ARTICLE: A Primer on the Coase Theorem: Making Law in a World of Zero Transaction Costs Skip over navigation
LexisNexis® Browse Law Reviews and Treatises
Skip over navigation
Sign in with your lexis.com® ID to access the full text of this article.
-OR-
Order the full text of this article if you do not have a lexis.com® ID.
 
Price: 
US $22.00 (+ tax)
 
 

Copyright (c) 1998 DePaul University
DePaul Business Law Journal

ARTICLE: A Primer on the Coase Theorem: Making Law in a World of Zero Transaction Costs

Fall / Winter, 1998

11 DePaul Bus. L.J. 1

Author

Michael I. Swygert * and Katherine Earle Yanes **

Excerpt

I. INTRODUCTION

A. Brief Statement of the Coase Theorem

The Coase Theorem may be summarized as follows. If the parties to any actual or potential social arrangement could enter into marketplace transactions with no transactional impediments (costs) of any kind, they would always agree to rearrange their respective obligations in a manner that would lead to a net increase in the productive value of their arrangement if such an increase were possible. 1 This would hold true irrespective of any rule of liability in effect at the time. 2 These insights were among the conclusions of Ronald H. Coase, a renowned University of Chicago economist, that he set out in his seminal 1960 article, The Problem of Social Cost. 3 The economic problem Coase analyzed centered on the topic of "negative externalities," or external costs of production that fall on society rather than on the producer. 4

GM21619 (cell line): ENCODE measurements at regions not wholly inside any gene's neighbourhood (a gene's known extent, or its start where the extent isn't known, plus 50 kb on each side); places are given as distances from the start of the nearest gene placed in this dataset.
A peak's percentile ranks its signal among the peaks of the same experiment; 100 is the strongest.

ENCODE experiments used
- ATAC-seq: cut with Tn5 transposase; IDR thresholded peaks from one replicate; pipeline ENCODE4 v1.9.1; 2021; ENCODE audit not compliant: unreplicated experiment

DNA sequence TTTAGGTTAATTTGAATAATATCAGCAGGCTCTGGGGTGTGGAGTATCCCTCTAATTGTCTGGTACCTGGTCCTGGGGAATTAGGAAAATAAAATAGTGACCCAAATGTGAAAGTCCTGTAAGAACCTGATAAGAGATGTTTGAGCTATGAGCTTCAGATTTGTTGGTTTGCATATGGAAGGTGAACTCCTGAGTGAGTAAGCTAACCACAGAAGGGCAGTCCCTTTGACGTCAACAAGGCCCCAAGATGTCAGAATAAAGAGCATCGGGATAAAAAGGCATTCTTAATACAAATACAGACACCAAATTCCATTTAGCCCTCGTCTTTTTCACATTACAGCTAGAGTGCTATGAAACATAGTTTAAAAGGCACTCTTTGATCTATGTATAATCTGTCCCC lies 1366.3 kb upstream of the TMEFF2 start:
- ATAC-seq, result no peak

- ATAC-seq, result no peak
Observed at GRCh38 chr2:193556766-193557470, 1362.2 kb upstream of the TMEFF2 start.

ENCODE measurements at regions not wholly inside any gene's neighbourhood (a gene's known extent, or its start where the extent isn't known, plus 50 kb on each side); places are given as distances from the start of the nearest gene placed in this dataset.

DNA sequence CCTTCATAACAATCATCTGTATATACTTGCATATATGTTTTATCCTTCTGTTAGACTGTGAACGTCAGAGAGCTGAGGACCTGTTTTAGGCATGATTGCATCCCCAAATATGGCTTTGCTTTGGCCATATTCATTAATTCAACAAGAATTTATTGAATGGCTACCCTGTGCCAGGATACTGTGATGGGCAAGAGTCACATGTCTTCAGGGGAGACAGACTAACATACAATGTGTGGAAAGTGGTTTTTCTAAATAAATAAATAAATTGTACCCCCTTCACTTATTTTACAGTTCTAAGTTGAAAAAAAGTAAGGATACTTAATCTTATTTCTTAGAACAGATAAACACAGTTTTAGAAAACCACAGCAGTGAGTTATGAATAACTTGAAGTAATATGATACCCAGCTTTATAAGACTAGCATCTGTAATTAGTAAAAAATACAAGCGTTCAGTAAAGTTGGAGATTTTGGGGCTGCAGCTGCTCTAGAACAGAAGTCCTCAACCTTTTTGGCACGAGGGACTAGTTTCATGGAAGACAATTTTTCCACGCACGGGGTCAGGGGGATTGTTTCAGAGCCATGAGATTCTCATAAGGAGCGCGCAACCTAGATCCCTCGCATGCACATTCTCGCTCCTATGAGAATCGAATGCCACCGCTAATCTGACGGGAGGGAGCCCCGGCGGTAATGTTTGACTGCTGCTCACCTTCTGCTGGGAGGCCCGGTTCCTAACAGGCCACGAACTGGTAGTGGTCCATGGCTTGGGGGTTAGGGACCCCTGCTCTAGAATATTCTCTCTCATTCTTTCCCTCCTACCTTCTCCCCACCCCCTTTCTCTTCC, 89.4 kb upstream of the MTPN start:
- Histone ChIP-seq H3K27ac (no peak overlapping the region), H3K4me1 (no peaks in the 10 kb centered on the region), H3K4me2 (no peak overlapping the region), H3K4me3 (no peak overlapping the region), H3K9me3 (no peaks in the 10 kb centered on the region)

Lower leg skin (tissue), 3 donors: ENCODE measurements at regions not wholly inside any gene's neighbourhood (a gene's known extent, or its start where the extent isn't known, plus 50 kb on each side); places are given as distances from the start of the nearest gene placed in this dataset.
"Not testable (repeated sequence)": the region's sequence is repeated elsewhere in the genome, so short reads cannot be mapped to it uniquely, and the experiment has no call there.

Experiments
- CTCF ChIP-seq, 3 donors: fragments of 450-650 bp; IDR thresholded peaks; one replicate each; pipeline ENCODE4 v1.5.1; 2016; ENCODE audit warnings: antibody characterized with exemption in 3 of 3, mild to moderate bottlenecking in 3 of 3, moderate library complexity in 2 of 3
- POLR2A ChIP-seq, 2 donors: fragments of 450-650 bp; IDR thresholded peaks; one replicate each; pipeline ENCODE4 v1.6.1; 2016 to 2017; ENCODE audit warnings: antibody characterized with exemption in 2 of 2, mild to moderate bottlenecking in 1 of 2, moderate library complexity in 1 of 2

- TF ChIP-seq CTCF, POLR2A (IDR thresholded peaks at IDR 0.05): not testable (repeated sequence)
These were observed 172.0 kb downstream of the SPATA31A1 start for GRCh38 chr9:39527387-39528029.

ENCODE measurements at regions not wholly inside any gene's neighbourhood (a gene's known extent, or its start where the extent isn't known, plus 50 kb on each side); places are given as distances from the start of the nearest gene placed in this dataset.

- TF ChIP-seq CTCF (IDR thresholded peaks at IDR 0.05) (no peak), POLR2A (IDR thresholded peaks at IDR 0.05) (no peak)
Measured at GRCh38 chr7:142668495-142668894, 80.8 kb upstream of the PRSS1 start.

Let's put this negative externalities phenomenon into a simple, hypothetical situation and show how the parties acting pursuant to the Coase Theorem might resolve the problem. Sam's neighbor, Carol, has a barking dog, Barkarama, that she loves dearly. She chooses to keep Barkarama because owning the pet gives her great pleasure. In other words, Barkarama produces a positive net social output to Carol over and above the cost and bother to her of owning and maintaining it. Because of the net increase in pleasure she derives from keeping Barkarama, Carol, in economics jargon, is said to have a preference for ...
 
 
If you are interested in obtaining a lexis.com® ID and Password, please contact us at 1-(800)-227-4908 or visit us at http://www.lexisnexis.com/.
Search Documents
 
eg., Environmental Insurance Coverage Under the Comprehensive General Liability Policy
 
 
 
 

Lexis® Web - The only search engine that delivers free web content specifically from legal sites validated by LexisNexis® attorney editors and includes tools for faster research and more relevant results.

 
LexisNexis Store
Research Now - Go to lexis.com
Connect the Dots - Free 1 hour webcast
Share. Network. Discover. - Go to LexisNexis Communities